Bartolomeo Celestino and The Unattainable Surface of Things
- Valeria Giampietro
‘Seriality,’ as a leitmotif and a reason to create… or believe. Conceptual visual artist and photographer Bartolomeo Celestino chooses the notion of seriality in order to portray the pre-definite and unalterable rhythm of the terrestrial dimension. The sea, symbol of grandeur and recurrent theme of his work, conjures up several key elements that lie at the heart of Celestino’s aesthetics: life–death–eternity–solitude–pain–beauty. Each one of these elements becomes, not incidentally, subject and inherent message of Surface Phenomena, Celestino’s first photographic essay designed by Narelle Brewer and published by Perimeter Editions in Melbourne.
For this photographic project, Bartolomeo Celestino chose a very specific location, Bronte Beach in the eastern suburbs of Sydney in Australia, and there he returned, year after year, to observe and record the arcane, swirling yet entrancing movements of the sea from the top of a cliff. Against the utter minimalism and essentiality of an idea, however, Celestino contraposes the hypothesis of multiplicity and heterogeneity that hides behind (or beyond) the sea surface and, by extension, behind the existential cycle of life. The attentiveness and constancy with which he carries out his artistic research becomes, furthermore, an emblematic feature of a photographic volume that is more prone to insist on a fundamental aspect of the terrestrial dimension we inhabit: beyond the phenomenal surface of things there is always a cyclical, uncontrollable movement that is invisible to the human eye.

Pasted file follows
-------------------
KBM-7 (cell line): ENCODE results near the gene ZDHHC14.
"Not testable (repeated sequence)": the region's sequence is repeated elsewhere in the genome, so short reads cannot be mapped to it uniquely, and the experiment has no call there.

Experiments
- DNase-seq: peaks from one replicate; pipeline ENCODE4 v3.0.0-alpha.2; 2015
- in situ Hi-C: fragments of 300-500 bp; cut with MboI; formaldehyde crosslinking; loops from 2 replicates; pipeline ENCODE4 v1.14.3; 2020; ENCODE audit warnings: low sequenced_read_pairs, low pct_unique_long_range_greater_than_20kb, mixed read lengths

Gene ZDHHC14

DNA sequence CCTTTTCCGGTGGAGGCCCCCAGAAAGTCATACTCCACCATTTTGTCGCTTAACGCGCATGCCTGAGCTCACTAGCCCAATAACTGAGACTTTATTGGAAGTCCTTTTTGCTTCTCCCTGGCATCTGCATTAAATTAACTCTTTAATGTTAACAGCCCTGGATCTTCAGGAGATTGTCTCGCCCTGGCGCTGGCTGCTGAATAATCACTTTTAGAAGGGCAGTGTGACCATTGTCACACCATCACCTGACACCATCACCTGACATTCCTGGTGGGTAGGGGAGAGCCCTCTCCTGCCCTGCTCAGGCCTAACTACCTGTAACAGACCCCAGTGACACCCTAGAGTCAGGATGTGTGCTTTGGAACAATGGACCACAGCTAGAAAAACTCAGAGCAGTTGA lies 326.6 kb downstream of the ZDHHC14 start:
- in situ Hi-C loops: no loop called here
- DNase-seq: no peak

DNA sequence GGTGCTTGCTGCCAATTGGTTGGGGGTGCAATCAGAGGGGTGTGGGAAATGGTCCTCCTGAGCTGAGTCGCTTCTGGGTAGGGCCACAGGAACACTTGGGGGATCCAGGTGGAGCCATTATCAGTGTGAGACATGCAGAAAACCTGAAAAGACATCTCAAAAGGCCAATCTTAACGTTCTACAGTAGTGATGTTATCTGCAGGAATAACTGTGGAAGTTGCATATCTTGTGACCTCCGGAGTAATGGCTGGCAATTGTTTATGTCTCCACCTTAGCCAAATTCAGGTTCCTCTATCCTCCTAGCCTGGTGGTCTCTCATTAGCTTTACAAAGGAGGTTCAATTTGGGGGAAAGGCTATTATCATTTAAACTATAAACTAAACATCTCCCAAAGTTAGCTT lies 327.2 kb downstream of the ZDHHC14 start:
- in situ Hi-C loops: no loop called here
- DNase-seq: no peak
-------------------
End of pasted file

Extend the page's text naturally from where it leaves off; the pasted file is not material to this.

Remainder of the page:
Only if we embrace vastness, Celestino seems to suggest, we can reach higher levels of knowledge. The sea surface may appear to us as infinite as calm and undisturbed. But only if we look beyond this majestic body of salt water, he implies, we can perceive the world as it really is: unlimited and inscrutable.